Gt Aunt Baba (Frances White) 90th bithday about 1965

The Precipice Walk in Snowdonia, although not overly strenuous, is not to be attempted by the faint-hearted.  Travelling clockwise, the path clings to the edge of the drop before turning back on itself alongside a more gentle and peaceful lake.  If you’re afraid of heights go anti-clockwise for a delightful, if somewhat short, walk and turn around when you dare go no further.  Alternatively, sit back in your armchair and take a look at the photos here.

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A much longer walk, completely different in character, was described in two March posts.   Dartmoor is another national park in the West Country but much harsher than Exmoor.  Despite its bleakness now, in the past the climate was kinder, confirmed by the large number of Neolithic remains there.

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The walk starts at  a pub where according to tradition the fire has never been allowed to go out in the past two hundred years.  Our path crosses the moor to the village of Postbridge, home of the famous medieval stone clapper bridge.    The second part of the walk follows the river before continuing across the moor, taking in beehive huts dating back to 1500AD before arriving at the Grey Wethers stone circles.  The twin circles are about two thousand years old.  Reaching the stones is described here.Grey Wethers Stone Circle (2)   copyright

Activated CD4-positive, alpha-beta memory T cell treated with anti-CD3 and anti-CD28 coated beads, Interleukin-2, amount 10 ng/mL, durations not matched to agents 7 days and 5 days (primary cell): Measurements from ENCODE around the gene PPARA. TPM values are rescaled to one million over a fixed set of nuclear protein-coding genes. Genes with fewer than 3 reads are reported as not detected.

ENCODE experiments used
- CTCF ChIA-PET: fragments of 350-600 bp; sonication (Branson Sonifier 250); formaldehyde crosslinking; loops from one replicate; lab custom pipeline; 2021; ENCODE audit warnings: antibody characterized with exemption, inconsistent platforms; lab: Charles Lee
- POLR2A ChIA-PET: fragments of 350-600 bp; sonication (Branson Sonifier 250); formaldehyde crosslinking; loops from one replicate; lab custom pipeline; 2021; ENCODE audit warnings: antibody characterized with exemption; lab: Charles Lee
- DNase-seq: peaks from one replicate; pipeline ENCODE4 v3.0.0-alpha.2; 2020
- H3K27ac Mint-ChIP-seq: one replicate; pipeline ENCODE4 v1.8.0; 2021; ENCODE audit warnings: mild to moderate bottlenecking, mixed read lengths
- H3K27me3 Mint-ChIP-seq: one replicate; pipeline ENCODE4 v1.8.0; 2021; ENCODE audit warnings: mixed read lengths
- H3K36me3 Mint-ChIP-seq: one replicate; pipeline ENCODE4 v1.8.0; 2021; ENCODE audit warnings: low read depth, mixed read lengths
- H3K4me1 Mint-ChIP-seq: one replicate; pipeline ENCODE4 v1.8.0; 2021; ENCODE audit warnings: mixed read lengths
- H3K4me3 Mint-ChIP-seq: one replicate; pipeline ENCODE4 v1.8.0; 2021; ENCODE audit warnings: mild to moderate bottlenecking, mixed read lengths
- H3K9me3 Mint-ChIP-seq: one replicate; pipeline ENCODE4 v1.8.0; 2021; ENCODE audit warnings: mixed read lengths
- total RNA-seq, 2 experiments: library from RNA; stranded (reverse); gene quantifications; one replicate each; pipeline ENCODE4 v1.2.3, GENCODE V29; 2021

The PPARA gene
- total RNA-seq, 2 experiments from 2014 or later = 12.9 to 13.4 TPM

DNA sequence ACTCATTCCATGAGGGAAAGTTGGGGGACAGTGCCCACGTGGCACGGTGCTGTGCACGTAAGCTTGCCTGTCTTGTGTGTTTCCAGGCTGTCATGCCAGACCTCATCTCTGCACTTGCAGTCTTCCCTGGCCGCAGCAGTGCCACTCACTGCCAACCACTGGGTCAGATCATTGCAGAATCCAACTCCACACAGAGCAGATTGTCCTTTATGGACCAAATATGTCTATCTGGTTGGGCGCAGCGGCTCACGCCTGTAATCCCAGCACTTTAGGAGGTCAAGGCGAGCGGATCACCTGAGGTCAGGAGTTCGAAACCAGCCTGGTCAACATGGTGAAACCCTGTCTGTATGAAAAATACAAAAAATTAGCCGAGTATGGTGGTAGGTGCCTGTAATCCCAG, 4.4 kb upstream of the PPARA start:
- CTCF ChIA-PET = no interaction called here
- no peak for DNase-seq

The history of the United States and Ireland are intertwined by mass emigration.  In April I visited New Ross in the south of Ireland and the birthplace of John F Kennedy’s great-grandfather.  Fifty years after JFK’s visit his sister came to light…  Well, read here to find out exactly what she did.  The image below might give you a clue.New Ross (6)   copyright

I stayed with the Irish theme in May and wrote about the lovely village of Castlelyons where a friend spent her early childhood.  Well off the tourist trail when you red about the place you’ll wonder why.  In the meantime, we had the place to ourselves.

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June is a lovely month both for walking and also for garden lovers, with hedgerows and gardens smothered in rose blossom.  Continuing the theme of elderly ladies and ancient times the month’s post explored the history of Rosa de Rescht – fascinating for the mystery it holds.  Incidentally, even if you a hopeless gardener (and no-one is completely so) this is the simplest of roses to grow…